Watchmaking school has given me a different perspective on horology, it’s like the other side of the coin. When I was modifying Seikos, the casing components (case, dial, hands, and crystal) were very important to me, and you can inject a lot of value into those things. I definitely learned and am still learning so much about all those things. Approaching watch design from a horology standpoint and maybe a fashion or accessory design standpoint is very different.

Going forward with Orion, I can definitely see new techniques I picked up, personal manufacturing and finishing styles I resonated with and developed at school making an appearance in Orion. For example, in terms of finishing, watch movements are often blasted or frosted with a nice polished bevel. It’s such a delightful finish to look at, the contrast is subtle enough to be a treat but not overly flashy, like an entirely polished surface. On the Calamity, the finish is all brushed, except for a polished bevel along the edge. Somehow, the contrast makes that little bit of polish that much better, whereas polishing everything is a little bit like eating sweets (and no savory) all the time.

MONOCHROME: Can you tell us a bit more about your brand and what you think sets it apart from similar offerings on the market?

NH: I began Orion after Watches By Nick (which is what I went by during my mod days). My plan was to get my foot in the door as well as sustain myself during my tenure at watchmaking school.

Currently, I assemble most of the watches that go out. A portion of the standard Orion:1’s were assembled for me, but the rest were sent to me as parts. This is definitely the Seiko mod guy in me. I designed the Orion:1 case to be modular, friendly to people who would want to modify it, and for myself to do special editions down the line. Right now, there are a bunch of configurations for your Orion, I liked that ability to customize Seiko’s so I brought that to my watches with the Orion:1 and Field Standard (which share the same case). So, from picking out a blasted or DLC-coated case, to a fluted bezel or even a rare hand-engraved case, I’m offering a fun degree of customizability and hand-engraved pieces that aren’t really common, especially at my price point.

Going forward, I plan to bring all these aspects with me, but really step up the game and work on bringing horological and movement value to my watches. At school, we live under a loupe, a beautiful tiny world where even the smallest imperfections seem like travesties. It’s one of those things that once you see it, you can’t un-see it, so for my sanity, quality will be going up for Orion.  

Speaking of the future, my end goal is to bring horological manufacturing back to the United States. I have this dream of converting a barn into a watchmaking facility, employing machinists, watchmakers, and designers to create amazing timepieces and help rebuild an infrastructure that has almost completely disappeared. I’m not just in it to make and sell watches; buying an Orion contributes to my goal of establishing more horology in the States. So it’s more than just what the watch is, or how it’s put together, but it’s my goals and ambitions that I think are a bit different as well.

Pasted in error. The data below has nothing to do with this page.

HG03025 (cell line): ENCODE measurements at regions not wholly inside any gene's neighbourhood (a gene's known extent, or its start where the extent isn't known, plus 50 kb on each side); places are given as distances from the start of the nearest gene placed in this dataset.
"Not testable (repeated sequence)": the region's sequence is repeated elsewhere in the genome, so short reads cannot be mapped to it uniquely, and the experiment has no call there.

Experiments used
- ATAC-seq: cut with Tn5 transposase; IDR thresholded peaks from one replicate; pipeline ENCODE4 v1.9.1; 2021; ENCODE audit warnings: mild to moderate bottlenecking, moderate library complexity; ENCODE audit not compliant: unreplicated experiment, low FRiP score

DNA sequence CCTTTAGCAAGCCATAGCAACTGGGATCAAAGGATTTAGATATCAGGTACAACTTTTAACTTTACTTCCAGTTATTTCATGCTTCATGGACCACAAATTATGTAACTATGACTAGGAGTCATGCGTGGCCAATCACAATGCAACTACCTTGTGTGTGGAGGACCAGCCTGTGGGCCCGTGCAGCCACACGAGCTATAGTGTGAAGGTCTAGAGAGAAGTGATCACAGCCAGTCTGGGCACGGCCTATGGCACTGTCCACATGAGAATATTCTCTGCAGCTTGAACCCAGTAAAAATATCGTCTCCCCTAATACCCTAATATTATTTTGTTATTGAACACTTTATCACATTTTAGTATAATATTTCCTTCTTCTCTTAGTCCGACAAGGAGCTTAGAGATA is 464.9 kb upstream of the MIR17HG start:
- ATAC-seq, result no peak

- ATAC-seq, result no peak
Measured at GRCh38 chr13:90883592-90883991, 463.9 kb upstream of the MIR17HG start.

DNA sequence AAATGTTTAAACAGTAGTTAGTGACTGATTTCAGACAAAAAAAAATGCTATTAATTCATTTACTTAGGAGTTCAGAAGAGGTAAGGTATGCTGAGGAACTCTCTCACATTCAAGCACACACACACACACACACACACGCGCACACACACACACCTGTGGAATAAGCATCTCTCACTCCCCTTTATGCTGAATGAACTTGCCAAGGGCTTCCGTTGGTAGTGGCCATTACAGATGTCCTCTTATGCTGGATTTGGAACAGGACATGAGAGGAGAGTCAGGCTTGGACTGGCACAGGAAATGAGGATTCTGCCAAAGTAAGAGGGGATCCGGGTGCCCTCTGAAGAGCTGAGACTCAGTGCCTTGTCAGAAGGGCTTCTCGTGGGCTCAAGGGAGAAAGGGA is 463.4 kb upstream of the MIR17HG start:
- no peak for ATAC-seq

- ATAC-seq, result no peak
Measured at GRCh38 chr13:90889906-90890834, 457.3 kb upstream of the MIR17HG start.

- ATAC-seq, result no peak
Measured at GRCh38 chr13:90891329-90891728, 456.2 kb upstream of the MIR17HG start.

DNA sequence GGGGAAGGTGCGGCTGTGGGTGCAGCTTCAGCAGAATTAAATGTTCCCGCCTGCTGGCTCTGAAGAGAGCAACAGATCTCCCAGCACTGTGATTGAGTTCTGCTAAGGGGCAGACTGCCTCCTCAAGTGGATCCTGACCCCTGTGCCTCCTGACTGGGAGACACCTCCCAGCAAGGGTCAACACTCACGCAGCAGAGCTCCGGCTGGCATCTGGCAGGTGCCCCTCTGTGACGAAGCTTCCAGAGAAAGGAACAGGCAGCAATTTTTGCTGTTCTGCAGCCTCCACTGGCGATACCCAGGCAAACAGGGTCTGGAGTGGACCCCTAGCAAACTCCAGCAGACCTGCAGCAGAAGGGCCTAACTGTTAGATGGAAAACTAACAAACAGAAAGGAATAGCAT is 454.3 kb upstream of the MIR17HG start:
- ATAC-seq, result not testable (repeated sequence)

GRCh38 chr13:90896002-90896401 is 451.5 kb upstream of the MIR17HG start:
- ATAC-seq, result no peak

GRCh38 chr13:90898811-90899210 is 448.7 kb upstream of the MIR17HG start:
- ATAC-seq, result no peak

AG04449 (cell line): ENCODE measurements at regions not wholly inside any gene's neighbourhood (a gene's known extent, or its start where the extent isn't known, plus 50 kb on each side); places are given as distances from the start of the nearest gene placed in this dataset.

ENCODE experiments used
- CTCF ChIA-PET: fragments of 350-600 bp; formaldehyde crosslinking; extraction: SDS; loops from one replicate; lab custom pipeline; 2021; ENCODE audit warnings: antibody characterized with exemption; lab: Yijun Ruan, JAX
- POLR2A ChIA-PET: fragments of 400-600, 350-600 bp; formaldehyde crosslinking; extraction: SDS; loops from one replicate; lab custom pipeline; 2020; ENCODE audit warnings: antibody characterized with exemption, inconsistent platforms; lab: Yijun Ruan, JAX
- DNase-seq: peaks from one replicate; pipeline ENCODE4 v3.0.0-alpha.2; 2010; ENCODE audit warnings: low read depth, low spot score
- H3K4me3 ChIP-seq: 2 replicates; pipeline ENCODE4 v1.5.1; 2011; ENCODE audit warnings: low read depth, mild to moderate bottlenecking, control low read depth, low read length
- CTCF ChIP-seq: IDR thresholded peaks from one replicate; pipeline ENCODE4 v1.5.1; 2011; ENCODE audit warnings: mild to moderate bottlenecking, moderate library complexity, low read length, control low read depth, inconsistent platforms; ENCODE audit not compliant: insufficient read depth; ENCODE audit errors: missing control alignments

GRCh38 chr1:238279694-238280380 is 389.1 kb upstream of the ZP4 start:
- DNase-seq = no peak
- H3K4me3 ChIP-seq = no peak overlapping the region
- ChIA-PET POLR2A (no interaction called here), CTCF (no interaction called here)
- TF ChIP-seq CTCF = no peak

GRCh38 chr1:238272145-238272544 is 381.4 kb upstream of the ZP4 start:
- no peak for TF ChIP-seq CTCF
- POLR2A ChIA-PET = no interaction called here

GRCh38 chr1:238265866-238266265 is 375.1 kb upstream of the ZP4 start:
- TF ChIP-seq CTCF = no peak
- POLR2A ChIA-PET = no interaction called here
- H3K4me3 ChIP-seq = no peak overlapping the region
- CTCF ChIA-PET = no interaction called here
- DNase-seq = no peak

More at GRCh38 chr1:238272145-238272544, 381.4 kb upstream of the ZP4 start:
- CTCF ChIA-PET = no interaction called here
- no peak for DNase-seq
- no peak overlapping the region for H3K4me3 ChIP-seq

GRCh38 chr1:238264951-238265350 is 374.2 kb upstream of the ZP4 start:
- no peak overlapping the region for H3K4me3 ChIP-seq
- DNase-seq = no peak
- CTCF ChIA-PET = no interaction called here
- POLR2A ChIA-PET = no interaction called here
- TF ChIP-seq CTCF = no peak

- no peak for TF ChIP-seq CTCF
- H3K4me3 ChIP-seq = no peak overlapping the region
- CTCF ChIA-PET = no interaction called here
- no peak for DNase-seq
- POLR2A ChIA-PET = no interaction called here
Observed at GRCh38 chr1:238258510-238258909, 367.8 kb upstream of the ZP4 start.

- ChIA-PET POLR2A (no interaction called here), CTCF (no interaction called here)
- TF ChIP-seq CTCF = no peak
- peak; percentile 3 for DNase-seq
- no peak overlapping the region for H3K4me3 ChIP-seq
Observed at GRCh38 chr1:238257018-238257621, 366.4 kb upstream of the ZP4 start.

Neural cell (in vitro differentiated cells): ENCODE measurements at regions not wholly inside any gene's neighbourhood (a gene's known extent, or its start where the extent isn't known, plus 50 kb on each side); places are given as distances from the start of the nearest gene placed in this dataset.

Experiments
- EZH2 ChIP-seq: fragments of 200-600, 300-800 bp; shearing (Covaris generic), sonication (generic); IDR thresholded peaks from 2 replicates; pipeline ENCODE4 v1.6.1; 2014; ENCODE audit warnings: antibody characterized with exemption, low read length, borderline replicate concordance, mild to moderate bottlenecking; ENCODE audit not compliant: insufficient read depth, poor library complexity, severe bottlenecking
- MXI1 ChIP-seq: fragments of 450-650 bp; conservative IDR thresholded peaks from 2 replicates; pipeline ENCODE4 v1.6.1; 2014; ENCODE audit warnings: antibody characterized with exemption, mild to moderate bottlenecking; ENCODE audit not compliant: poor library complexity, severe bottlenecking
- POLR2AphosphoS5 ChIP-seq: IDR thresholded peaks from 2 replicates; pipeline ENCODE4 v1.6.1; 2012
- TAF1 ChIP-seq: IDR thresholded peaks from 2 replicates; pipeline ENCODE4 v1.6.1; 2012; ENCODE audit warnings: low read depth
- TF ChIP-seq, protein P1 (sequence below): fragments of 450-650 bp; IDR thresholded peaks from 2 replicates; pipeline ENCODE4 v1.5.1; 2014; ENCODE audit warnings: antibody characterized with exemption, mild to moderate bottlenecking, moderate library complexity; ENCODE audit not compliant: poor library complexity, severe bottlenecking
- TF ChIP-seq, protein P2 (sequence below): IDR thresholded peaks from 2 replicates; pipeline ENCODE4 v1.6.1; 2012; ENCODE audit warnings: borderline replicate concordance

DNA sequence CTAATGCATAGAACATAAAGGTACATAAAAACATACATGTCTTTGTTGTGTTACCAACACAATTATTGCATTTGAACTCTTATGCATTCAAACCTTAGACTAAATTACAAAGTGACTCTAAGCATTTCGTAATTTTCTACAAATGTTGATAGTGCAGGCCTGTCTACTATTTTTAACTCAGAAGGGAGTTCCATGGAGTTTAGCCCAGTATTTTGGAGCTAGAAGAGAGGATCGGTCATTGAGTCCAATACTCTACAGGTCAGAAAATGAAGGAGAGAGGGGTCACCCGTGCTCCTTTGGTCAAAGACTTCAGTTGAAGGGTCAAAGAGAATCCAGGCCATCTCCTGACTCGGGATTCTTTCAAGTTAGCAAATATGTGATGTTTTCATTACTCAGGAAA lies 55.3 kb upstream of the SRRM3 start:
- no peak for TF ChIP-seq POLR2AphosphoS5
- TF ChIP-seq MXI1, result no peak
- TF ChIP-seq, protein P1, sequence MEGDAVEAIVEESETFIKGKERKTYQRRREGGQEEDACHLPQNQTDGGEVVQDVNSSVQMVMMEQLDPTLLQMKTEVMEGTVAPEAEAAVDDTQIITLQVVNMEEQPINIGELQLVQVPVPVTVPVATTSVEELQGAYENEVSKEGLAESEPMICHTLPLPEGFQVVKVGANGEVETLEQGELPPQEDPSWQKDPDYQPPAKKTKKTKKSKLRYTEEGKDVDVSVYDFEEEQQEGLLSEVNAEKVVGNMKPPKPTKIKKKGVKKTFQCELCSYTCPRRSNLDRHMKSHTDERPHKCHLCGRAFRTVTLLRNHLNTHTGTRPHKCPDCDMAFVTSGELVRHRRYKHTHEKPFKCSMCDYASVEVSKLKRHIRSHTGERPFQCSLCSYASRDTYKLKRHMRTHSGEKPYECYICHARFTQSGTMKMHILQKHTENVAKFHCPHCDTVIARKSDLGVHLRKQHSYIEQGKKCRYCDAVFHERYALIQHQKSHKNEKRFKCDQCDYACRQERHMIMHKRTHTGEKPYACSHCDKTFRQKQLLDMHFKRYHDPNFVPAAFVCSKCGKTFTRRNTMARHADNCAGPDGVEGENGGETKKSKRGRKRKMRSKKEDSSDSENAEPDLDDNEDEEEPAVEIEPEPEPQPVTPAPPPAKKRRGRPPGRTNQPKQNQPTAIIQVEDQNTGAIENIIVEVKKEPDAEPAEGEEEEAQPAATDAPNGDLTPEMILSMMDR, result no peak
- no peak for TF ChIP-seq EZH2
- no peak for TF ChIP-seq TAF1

MONOCHROME: What has surprised you most on your horological journey?

NH: Haha, that people who collect watches and watchmakers are polar opposites.

MONOCHROME: What have been some of the unexpected challenges faced along the way and how have you overcome them?

NH: So I like watches, when I started Orion it became more than just watches, it became a business. This was tough for me because I had never done anything like it. I had a few people in the industry to give some choice words of advice, but otherwise, I was figuring out a lot as I went along.

For every one person who gave me support, there were ten who told me what I was doing was wrong, destined for failure, or just wouldn’t work in some way. Some of these people were close to me too. So the biggest challenge was overcoming this seed of self-doubt that had been planted. I did my best to filter the voices and input that didn’t align with my goals, I calculated the risks and I went for it. And I’m glad I did because now whenever I hear that little voice crop up, I know it has no power and that I have the ability to work towards my goals and make them happen, we all do, but it sure can be hard to realize it sometimes.

MONOCHROME: What’s next for you and the Orion brand?

NH: Like I mentioned earlier I want to start the beginnings of a watchmaking facility, but most immediately I plan on graduating school and releasing my dive watch, the Calamity. I also have some neat ideas for the Orion:2 rumbling around in my head, but yeah I’ve got my work cut out for me. Need to assemble the A-Team!

For more information on Nick Harris and his brand, Orion, please visit the official website.

1 response

  1. Thanks for bringing Nick and his venture to our attention. I’ve bought a Calamity as a result and look forward to helping Nick achieve his dream while scoring what appears an exceptional watch.